Around the Island

Bluebird comeback on Shelter Island relies on volunteers

DON BINDLER PHOTO | A bluebird spotted on Shell Beach in a red cedar. They feed on its berries in the winter.

With a bit of help, the beautiful and melodic but unfortunately uncommon eastern bluebird might be making a comeback.

The small thrush, famous for sitting on James Baskett’s shoulder as he sings “Zip-a-Dee-Doo-Dah” in Disney’s movie, “Song of the South,” happens to be the New York state bird.

The songbird’s “tu-wheet-tudu” call is rarer than it once was due to a loss of habitat, rough winters and competition for nesting sites with introduced bird species like the house sparrow.

“In 1940, Roy Latham, a wonderful North Fork naturalist, counted 400 bluebirds at Orient Point. Now we’re lucky if we count 20 at a time,” said Islander Bill Zitek, a director of the New York State Bluebird Society and retired veterinarian with the North Fork Animal Hospital.

Grassroots efforts over the last 25 years to stop the bird’s decline have focused on setting up and maintaining nesting boxes. Their success led to the removal of the species from the state’s endangered, threatened and special concern list in 1999.

A bluebird nest box program was begun at the Mashomack Preserve in 2001. “We started out with 30 nest boxes and now we’re up to 47,” said Dr. Zitek, head volunteer for the nest box project. In the program’s 12 years, “We have fledged 320 bluebirds and 860 tree swallows.”

Paired boxes are set five to 15 feet apart. Every year in early April, volunteers clean out the nest boxes posted throughout seven of Mashomack’s meadows to prepare for bluebird nesting. Volunteers return once a week to observe what’s happening in the nests and record their findings. They recorded 15 bluebird chicks in the first year and were up to 48 chicks in 2011.

The information that volunteers gather is sent to Cornell University’s ornithology department as part of Project NestWatch.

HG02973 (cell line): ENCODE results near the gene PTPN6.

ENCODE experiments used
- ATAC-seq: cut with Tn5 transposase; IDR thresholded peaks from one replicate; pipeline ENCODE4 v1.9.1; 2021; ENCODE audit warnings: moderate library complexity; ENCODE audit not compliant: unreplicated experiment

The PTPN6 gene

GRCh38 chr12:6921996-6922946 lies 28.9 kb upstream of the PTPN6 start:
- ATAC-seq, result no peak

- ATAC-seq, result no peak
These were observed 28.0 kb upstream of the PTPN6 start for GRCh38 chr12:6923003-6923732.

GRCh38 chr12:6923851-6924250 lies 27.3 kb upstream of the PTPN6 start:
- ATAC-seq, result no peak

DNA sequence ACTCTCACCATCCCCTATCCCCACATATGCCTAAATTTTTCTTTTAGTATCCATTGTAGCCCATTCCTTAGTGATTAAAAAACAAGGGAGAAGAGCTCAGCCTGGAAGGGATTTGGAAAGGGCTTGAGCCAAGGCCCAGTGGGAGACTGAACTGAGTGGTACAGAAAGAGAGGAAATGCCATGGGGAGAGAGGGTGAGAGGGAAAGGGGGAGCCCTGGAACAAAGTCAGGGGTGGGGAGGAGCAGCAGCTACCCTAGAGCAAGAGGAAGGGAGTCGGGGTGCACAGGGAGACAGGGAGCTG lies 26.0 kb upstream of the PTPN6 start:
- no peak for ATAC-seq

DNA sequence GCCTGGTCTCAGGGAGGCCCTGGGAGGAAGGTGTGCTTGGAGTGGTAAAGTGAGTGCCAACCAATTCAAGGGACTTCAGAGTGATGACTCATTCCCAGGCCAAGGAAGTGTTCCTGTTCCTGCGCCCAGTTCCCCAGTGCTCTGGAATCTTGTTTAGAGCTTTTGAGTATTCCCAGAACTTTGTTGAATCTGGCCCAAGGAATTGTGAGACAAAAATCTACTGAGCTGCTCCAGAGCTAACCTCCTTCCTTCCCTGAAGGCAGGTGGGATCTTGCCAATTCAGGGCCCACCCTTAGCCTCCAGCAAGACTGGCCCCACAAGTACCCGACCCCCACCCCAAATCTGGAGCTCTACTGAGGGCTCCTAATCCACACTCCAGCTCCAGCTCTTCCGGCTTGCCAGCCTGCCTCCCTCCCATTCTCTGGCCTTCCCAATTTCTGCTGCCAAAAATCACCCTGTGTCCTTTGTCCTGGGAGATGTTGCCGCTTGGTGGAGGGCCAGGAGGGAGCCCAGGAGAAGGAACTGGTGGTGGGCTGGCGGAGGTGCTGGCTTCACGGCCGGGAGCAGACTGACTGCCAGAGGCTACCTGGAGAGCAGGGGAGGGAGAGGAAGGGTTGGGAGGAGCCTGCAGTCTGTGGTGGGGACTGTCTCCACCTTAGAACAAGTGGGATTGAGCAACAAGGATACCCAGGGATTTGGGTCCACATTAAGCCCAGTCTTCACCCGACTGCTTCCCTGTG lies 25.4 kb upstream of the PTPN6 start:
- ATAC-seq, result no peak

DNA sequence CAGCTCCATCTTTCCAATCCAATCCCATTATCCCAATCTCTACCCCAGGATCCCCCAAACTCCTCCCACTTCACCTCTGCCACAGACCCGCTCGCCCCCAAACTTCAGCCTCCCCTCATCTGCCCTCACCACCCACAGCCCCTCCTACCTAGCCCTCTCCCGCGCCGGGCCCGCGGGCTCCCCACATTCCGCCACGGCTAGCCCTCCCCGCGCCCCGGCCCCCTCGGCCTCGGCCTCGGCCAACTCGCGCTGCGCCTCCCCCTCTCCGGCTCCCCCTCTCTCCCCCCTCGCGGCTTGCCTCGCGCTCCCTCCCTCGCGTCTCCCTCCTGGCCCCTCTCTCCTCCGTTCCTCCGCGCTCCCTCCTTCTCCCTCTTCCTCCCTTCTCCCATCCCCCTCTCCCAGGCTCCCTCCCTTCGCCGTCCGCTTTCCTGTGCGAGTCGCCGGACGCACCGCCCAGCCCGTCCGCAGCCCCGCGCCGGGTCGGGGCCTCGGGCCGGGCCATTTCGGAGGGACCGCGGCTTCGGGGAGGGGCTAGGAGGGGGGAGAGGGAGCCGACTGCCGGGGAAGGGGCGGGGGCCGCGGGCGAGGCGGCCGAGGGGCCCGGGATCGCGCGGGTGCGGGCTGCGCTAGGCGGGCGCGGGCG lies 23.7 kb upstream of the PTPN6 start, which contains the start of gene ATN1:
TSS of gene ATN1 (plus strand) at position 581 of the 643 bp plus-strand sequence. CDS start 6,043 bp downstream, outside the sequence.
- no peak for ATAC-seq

The first bluebird eggs are seen in the beginning of April. “I think the earliest bluebird eggs we’ve recorded were on the 11th of April,” Dr. Zitek said.

Islanders interested in helping the local bluebird population are invited to attend a program at which Dr. Zitek will speak at the Mashomack Preserve on Thursday, March 22 from 5:30 to 7:30 p.m. Call Mashomack at 749-1001 or email [email protected] to let them know you’re coming.

Also, the North Fork Audubon Society has invited the public to hear John Ruska, president of the New York State Bluebird Society, speak on Thursday, April 5 at the Red House at Inlet Pond County Park in Greenport. For information, contact Dr. Zitek at 749-2766.

For those who wish to set up their own nest box or nest box trail, Dr. Zitek said half the battle is thinking about where not to place a nest box.

Though bluebird families require two to 25 acres of territory during mating time and will not nest side by side, they will tolerate a tree swallow family next to their own. Tree swallows generally nest a month after bluebirds.

Bluebirds will often have two clutches of eggs per year. “A couple of years ago, we had a third clutch,” Dr. Zitek said, but that is a rare occurrence.

Typically, bluebirds will have four or five eggs in a clutch. Eggs take 12 to 14 days to hatch, and 17 days after hatching, the chicks are mature enough to “fly out into the real world,” according to Dr. Zitek. He said all the nest boxes are “aimed at” a tree 50 to 100 feet away where the chicks will fly and continue to be fed by their parents for another two to four weeks.

A box should be set up at least a hundred yards away from a barn or house or bushes. It should have an entrance hole no wider than 1 1/2 inches.

“The idea is to stay far away from house sparrows,” he said. “I would rather people have a smaller box to enjoy house wrens than have a bluebird box that is taken over by house sparrows.” Dr. Zitek said an intruding house sparrow will kill a mother bluebird and her eggs or young and then construct its own nest on top of the dead.

“The best habitat is an open meadow, perhaps with fruit trees, where a bluebird can nest easily and safely,” he said.

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